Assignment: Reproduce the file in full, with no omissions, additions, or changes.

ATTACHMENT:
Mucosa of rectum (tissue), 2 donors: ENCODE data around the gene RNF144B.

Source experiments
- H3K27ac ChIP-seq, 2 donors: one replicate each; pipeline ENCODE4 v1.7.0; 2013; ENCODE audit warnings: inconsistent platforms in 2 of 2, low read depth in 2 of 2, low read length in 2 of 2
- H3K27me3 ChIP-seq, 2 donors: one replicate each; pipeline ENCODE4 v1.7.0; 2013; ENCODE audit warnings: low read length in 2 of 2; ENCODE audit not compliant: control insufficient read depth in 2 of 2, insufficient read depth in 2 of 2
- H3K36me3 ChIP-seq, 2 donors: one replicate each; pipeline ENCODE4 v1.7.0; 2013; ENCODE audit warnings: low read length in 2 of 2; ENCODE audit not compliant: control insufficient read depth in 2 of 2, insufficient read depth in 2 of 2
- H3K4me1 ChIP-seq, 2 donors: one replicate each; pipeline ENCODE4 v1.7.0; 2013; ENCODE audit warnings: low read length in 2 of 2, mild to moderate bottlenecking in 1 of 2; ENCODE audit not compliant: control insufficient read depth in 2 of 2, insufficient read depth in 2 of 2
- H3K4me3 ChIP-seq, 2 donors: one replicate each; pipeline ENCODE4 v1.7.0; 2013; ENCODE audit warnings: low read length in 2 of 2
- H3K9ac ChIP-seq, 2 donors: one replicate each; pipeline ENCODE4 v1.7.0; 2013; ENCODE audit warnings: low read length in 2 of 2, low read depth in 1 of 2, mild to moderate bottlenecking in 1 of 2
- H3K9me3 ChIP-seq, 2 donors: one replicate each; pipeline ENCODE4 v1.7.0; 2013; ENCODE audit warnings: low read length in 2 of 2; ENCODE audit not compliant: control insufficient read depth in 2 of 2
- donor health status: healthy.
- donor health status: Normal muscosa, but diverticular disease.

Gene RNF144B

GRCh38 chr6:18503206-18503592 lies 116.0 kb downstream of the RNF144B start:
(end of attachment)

Mucosa of rectum (tissue), 2 donors: ENCODE data around the gene RNF144B.

Source experiments
- H3K27ac ChIP-seq, 2 donors: one replicate each; pipeline ENCODE4 v1.7.0; 2013; ENCODE audit warnings: inconsistent platforms in 2 of 2, low read depth in 2 of 2, low read length in 2 of 2
- H3K27me3 ChIP-seq, 2 donors: one replicate each; pipeline ENCODE4 v1.7.0; 2013; ENCODE audit warnings: low read length in 2 of 2; ENCODE audit not compliant: control insufficient read depth in 2 of 2, insufficient read depth in 2 of 2
- H3K36me3 ChIP-seq, 2 donors: one replicate each; pipeline ENCODE4 v1.7.0; 2013; ENCODE audit warnings: low read length in 2 of 2; ENCODE audit not compliant: control insufficient read depth in 2 of 2, insufficient read depth in 2 of 2
- H3K4me1 ChIP-seq, 2 donors: one replicate each; pipeline ENCODE4 v1.7.0; 2013; ENCODE audit warnings: low read length in 2 of 2, mild to moderate bottlenecking in 1 of 2; ENCODE audit not compliant: control insufficient read depth in 2 of 2, insufficient read depth in 2 of 2
- H3K4me3 ChIP-seq, 2 donors: one replicate each; pipeline ENCODE4 v1.7.0; 2013; ENCODE audit warnings: low read length in 2 of 2
- H3K9ac ChIP-seq, 2 donors: one replicate each; pipeline ENCODE4 v1.7.0; 2013; ENCODE audit warnings: low read length in 2 of 2, low read depth in 1 of 2, mild to moderate bottlenecking in 1 of 2
- H3K9me3 ChIP-seq, 2 donors: one replicate each; pipeline ENCODE4 v1.7.0; 2013; ENCODE audit warnings: low read length in 2 of 2; ENCODE audit not compliant: control insufficient read depth in 2 of 2
- donor health status: healthy.
- donor health status: Normal muscosa, but diverticular disease.

Gene RNF144B

GRCh38 chr6:18503206-18503592 lies 116.0 kb downstream of the RNF144B start: